English fans barred from travelling to Dublin soccer match
Those banned must surrender passports and sign in at police stations on match day
English fans chant in Lansdowne Road during the abandoned international from February 1995. Photograph: Inpho/Lorraine O’Sullivan
English fans cause the 1995 international between England and Ireland to be abandoned. Photograph: Inpho/Billy Stickland
Ireland manager Jack Charlton on the pitch after English fans had caused the match at Lansdowne Road to be abandoned. Photograph: Inpho/Billy Stickland
Thirteen hundred English football fans have been banned by the British authorities from travelling to Dublin for next month’s international match against the Republic of Ireland.
Echoing the lessons from the infamous 1995 rioting by English fans in Lansdowne Road, authorities have issued so-called football banning orders against individuals who have previously caused trouble at football grounds.
Banned individuals will have to surrender their passports. Because Ireland and the UK share a Common Travel Area, they must also sign on at a nominated British police station on the June 7th match day to ensure that they do not travel without them.
The tough police action follows on from trouble at England’s last four away games, the National Police Chiefs’ Council lead on football policing, Assistant Chief Constable Mark Roberts declared.
“We have seen a significant amount of drunken anti-social behaviour, unpleasant chanting aimed at provoking home supporters and a small number of people who seem to take every opportunity to create distress for others,” he declared.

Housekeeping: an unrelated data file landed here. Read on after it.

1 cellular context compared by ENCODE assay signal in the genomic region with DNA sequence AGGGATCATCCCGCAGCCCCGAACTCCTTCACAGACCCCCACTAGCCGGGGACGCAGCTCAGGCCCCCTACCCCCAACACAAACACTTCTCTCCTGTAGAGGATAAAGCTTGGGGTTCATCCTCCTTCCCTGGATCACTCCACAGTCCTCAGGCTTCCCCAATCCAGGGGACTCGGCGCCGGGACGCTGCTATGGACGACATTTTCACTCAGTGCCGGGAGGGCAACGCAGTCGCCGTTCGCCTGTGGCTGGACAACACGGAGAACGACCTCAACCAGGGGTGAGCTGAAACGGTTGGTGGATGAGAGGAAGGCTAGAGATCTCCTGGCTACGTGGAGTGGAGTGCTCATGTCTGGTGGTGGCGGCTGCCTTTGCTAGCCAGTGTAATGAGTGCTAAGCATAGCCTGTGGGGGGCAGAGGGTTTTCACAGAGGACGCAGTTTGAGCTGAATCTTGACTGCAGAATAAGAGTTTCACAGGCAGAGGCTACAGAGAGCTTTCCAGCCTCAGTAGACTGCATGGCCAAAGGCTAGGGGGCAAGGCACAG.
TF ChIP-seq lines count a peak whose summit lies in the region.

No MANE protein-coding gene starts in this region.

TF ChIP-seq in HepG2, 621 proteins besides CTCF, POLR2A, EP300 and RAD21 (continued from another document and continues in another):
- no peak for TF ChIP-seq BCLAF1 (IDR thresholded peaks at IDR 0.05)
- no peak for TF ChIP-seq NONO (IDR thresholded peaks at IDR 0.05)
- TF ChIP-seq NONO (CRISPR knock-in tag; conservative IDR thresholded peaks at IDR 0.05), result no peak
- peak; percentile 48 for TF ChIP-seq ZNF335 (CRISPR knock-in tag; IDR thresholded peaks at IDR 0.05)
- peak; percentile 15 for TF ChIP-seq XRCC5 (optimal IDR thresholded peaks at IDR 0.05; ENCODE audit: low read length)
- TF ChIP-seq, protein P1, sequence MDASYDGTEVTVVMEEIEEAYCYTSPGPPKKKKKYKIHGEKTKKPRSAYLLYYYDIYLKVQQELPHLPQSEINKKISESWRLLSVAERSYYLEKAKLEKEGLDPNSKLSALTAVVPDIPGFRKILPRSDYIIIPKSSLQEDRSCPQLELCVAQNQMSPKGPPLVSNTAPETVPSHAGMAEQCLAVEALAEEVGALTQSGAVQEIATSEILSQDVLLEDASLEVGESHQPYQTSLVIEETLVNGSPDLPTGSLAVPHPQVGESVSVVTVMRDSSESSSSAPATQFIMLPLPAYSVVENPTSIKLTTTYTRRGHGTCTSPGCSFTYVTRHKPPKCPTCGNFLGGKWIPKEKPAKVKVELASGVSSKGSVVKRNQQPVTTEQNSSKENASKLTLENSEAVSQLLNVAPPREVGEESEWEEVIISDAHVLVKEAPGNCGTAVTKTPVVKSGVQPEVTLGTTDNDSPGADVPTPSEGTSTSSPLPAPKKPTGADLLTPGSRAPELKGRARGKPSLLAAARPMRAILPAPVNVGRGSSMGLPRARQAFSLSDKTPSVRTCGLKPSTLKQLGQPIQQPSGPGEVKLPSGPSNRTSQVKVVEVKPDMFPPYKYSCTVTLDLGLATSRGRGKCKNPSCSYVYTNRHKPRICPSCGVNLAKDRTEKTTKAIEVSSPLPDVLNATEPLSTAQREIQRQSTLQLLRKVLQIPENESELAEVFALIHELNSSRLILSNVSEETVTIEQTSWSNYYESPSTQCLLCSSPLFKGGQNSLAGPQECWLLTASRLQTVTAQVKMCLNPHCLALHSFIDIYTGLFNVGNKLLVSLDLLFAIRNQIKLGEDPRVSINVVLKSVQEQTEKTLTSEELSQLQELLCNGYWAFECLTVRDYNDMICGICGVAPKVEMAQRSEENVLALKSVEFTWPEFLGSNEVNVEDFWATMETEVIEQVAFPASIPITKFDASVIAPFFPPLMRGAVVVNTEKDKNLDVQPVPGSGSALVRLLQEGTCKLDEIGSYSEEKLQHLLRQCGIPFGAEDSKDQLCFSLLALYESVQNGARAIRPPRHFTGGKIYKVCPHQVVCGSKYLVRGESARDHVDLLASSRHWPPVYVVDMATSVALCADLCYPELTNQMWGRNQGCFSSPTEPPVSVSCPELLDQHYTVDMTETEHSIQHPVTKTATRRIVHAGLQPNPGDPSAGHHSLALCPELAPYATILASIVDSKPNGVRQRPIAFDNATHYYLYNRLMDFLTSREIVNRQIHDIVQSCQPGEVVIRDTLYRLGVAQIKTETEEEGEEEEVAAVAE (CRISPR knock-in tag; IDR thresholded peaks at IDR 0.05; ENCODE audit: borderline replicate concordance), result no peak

Twenty people were injured in the February 15th, 1995, Ireland v England friendly, after members of a neo-Nazi group, Combat 18, started ripping up seats in the upper tier of one of the Lansdowne stands, before they were quelled by gardaí.
The recent deterioration in behaviour by a small section of England’s fans “regrettably” means that British police have had to step up actions, using previously-successful curbs.
“Given the deterioration in fan behaviour and the proximity of Dublin, I have reintroduced the requirement to sign on at a police station as well as to surrender passports,” Assistant Chief Constable Roberts declared.
“We will be running a national operation to round up those who fail to comply before and immediately after the fixture. To make triply sure of compliance, these measures will be supplemented with all official England Supporters Travelling Club members being required to collect their tickets in person in Dublin with photo ID,” he went on.
British police “spotters” will be in the Aviva stadium to identify English trouble-makers that may slip through security for the 1pm kick-off, though they will not have powers of arrest.
However, they will be able to alert their Irish counterparts, while they will also be able to gather intelligence that can be used to justify football banning orders for later games.
People issued with banning orders must surrender their passport to police on June 2nd or 3rd. It will be returned after the match on June 7. Meanwhile, they will have to sign on at a local police station between 10am and 1pm on match day.